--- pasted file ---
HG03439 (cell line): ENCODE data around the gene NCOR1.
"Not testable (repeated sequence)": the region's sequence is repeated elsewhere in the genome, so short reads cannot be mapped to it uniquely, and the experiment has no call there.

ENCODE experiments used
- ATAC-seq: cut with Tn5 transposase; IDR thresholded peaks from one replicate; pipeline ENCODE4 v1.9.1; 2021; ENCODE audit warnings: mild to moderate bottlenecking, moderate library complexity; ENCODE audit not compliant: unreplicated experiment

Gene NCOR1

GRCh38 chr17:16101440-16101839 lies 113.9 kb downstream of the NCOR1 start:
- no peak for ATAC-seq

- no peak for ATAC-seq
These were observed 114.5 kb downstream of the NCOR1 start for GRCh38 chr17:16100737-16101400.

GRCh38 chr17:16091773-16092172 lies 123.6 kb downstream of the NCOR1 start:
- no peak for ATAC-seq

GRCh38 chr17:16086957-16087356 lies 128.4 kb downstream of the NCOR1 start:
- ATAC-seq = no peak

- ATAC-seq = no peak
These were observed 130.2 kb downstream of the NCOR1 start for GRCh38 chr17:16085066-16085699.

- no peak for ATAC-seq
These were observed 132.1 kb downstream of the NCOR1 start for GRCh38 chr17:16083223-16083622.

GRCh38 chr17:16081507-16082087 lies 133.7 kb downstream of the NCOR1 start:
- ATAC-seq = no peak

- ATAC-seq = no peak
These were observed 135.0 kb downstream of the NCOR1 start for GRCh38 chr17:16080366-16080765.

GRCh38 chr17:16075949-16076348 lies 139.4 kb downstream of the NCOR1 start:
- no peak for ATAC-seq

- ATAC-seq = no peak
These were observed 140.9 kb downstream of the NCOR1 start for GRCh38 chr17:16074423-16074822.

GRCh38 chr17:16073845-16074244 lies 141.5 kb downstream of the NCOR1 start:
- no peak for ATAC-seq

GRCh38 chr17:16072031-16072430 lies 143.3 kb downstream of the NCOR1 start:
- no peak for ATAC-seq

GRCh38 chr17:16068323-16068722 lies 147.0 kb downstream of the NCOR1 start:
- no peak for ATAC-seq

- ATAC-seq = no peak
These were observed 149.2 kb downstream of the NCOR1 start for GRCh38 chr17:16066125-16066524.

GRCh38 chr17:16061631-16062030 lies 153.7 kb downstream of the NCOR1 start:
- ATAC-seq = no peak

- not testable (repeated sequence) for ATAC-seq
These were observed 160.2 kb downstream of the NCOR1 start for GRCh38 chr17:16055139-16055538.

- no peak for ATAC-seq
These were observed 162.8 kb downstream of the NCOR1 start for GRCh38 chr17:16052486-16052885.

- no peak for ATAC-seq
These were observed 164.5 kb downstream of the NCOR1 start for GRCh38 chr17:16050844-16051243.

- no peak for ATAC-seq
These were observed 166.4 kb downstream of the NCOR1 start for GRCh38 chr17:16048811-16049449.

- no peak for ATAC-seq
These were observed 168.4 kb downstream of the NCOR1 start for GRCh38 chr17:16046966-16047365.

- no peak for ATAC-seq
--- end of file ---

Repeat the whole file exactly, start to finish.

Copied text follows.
HG03439 (cell line): ENCODE data around the gene NCOR1.
"Not testable (repeated sequence)": the region's sequence is repeated elsewhere in the genome, so short reads cannot be mapped to it uniquely, and the experiment has no call there.

ENCODE experiments used
- ATAC-seq: cut with Tn5 transposase; IDR thresholded peaks from one replicate; pipeline ENCODE4 v1.9.1; 2021; ENCODE audit warnings: mild to moderate bottlenecking, moderate library complexity; ENCODE audit not compliant: unreplicated experiment

Gene NCOR1

GRCh38 chr17:16101440-16101839 lies 113.9 kb downstream of the NCOR1 start:
- no peak for ATAC-seq

- no peak for ATAC-seq
These were observed 114.5 kb downstream of the NCOR1 start for GRCh38 chr17:16100737-16101400.

GRCh38 chr17:16091773-16092172 lies 123.6 kb downstream of the NCOR1 start:
- no peak for ATAC-seq

GRCh38 chr17:16086957-16087356 lies 128.4 kb downstream of the NCOR1 start:
- ATAC-seq = no peak

- ATAC-seq = no peak
These were observed 130.2 kb downstream of the NCOR1 start for GRCh38 chr17:16085066-16085699.

- no peak for ATAC-seq
These were observed 132.1 kb downstream of the NCOR1 start for GRCh38 chr17:16083223-16083622.

GRCh38 chr17:16081507-16082087 lies 133.7 kb downstream of the NCOR1 start:
- ATAC-seq = no peak

- ATAC-seq = no peak
These were observed 135.0 kb downstream of the NCOR1 start for GRCh38 chr17:16080366-16080765.

GRCh38 chr17:16075949-16076348 lies 139.4 kb downstream of the NCOR1 start:
- no peak for ATAC-seq

- ATAC-seq = no peak
These were observed 140.9 kb downstream of the NCOR1 start for GRCh38 chr17:16074423-16074822.

GRCh38 chr17:16073845-16074244 lies 141.5 kb downstream of the NCOR1 start:
- no peak for ATAC-seq

GRCh38 chr17:16072031-16072430 lies 143.3 kb downstream of the NCOR1 start:
- no peak for ATAC-seq

GRCh38 chr17:16068323-16068722 lies 147.0 kb downstream of the NCOR1 start:
- no peak for ATAC-seq

- ATAC-seq = no peak
These were observed 149.2 kb downstream of the NCOR1 start for GRCh38 chr17:16066125-16066524.

GRCh38 chr17:16061631-16062030 lies 153.7 kb downstream of the NCOR1 start:
- ATAC-seq = no peak

- not testable (repeated sequence) for ATAC-seq
These were observed 160.2 kb downstream of the NCOR1 start for GRCh38 chr17:16055139-16055538.

- no peak for ATAC-seq
These were observed 162.8 kb downstream of the NCOR1 start for GRCh38 chr17:16052486-16052885.

- no peak for ATAC-seq
These were observed 164.5 kb downstream of the NCOR1 start for GRCh38 chr17:16050844-16051243.

- no peak for ATAC-seq
These were observed 166.4 kb downstream of the NCOR1 start for GRCh38 chr17:16048811-16049449.

- no peak for ATAC-seq
These were observed 168.4 kb downstream of the NCOR1 start for GRCh38 chr17:16046966-16047365.

- no peak for ATAC-seq